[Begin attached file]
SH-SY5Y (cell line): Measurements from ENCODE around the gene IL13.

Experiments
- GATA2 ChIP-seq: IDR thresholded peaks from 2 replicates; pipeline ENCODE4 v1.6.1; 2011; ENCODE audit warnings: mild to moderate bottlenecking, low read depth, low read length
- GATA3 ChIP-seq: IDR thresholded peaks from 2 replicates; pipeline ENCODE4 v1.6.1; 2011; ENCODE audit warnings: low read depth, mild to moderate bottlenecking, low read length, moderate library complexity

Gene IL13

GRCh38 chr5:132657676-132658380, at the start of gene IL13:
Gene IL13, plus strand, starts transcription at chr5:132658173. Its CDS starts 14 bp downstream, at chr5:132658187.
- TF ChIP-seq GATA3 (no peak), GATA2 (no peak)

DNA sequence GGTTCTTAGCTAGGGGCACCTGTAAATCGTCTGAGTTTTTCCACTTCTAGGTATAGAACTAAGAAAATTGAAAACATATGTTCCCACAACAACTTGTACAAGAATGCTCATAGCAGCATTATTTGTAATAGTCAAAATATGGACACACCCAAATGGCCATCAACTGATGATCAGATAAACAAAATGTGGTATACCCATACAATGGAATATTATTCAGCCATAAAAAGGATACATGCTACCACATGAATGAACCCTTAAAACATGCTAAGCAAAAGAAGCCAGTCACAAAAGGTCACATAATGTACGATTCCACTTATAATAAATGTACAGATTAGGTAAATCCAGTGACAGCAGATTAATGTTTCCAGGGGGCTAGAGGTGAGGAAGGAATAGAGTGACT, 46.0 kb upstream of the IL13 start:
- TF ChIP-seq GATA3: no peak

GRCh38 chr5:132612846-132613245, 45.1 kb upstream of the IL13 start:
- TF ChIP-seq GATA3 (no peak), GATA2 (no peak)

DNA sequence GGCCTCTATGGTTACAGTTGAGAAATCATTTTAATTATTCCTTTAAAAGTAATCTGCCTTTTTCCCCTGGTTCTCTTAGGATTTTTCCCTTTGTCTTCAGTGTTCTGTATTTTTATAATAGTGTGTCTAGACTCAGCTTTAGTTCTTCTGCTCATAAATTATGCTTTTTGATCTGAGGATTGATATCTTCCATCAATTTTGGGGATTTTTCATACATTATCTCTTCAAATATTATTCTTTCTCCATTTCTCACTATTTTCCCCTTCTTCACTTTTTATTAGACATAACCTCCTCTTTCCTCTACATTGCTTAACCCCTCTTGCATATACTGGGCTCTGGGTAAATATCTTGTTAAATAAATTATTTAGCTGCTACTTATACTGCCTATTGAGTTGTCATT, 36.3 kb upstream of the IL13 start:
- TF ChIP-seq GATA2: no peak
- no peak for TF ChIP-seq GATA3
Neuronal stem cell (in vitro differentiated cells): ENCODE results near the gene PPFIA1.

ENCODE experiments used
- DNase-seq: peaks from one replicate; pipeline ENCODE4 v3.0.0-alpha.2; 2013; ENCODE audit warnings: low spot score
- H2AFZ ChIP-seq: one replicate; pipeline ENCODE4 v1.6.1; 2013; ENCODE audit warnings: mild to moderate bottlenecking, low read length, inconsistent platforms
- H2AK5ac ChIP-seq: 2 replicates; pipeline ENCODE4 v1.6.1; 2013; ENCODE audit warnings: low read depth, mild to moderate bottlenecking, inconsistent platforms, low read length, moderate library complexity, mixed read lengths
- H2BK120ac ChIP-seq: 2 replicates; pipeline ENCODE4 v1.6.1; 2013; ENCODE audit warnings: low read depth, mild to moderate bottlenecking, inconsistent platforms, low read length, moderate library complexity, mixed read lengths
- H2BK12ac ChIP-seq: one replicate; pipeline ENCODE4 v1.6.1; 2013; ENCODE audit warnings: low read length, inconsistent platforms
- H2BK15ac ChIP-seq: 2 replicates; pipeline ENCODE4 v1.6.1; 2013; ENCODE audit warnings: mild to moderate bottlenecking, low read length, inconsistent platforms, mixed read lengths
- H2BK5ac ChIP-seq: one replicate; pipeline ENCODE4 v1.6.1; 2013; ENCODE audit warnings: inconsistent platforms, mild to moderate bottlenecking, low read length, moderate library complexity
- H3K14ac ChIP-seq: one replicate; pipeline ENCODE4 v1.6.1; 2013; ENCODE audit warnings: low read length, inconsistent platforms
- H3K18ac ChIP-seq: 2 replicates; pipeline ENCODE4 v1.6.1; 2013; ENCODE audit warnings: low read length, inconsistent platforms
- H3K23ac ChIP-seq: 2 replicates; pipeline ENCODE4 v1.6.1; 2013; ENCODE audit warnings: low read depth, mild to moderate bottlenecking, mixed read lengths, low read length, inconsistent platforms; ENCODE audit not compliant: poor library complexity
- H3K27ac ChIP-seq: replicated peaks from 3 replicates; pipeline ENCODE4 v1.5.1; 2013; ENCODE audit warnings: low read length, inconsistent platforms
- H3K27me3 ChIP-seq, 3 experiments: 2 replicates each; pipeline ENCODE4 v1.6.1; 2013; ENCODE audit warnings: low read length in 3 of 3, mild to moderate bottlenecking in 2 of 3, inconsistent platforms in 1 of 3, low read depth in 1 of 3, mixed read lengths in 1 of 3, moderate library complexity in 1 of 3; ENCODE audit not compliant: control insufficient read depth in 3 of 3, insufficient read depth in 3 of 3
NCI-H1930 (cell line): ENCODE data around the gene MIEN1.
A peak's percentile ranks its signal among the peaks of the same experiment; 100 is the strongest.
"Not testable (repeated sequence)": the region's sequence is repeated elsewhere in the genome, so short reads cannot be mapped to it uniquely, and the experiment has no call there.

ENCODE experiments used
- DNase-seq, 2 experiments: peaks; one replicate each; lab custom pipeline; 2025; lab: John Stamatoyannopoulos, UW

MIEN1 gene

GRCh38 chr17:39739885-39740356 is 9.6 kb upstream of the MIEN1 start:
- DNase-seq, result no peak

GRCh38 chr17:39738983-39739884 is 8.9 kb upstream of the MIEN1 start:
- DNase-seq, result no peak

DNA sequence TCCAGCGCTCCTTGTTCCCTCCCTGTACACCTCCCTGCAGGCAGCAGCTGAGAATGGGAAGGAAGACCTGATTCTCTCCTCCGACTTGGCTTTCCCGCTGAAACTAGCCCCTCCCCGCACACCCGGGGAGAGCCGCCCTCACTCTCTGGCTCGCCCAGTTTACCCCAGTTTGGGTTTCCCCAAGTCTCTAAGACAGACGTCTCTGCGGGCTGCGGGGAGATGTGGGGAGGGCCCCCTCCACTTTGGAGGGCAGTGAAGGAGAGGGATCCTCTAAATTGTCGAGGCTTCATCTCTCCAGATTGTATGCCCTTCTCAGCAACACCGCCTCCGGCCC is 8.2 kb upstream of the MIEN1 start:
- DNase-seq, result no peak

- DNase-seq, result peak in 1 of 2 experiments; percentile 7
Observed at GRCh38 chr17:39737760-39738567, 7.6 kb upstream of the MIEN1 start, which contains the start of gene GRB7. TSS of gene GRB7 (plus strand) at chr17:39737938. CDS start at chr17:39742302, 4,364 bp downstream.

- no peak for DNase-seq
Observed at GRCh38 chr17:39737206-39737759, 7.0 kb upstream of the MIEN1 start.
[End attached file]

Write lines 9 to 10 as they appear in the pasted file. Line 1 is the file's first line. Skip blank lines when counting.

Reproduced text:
DNA sequence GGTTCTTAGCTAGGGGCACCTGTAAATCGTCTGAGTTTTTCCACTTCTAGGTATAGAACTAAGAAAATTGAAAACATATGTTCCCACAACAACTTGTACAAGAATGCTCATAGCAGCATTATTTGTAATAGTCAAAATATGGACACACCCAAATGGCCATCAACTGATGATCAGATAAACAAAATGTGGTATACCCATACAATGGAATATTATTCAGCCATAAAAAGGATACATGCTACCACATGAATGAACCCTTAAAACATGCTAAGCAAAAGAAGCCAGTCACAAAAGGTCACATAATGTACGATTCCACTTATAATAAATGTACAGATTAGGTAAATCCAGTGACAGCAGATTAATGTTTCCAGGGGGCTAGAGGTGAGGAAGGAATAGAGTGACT, 46.0 kb upstream of the IL13 start:
- TF ChIP-seq GATA3: no peak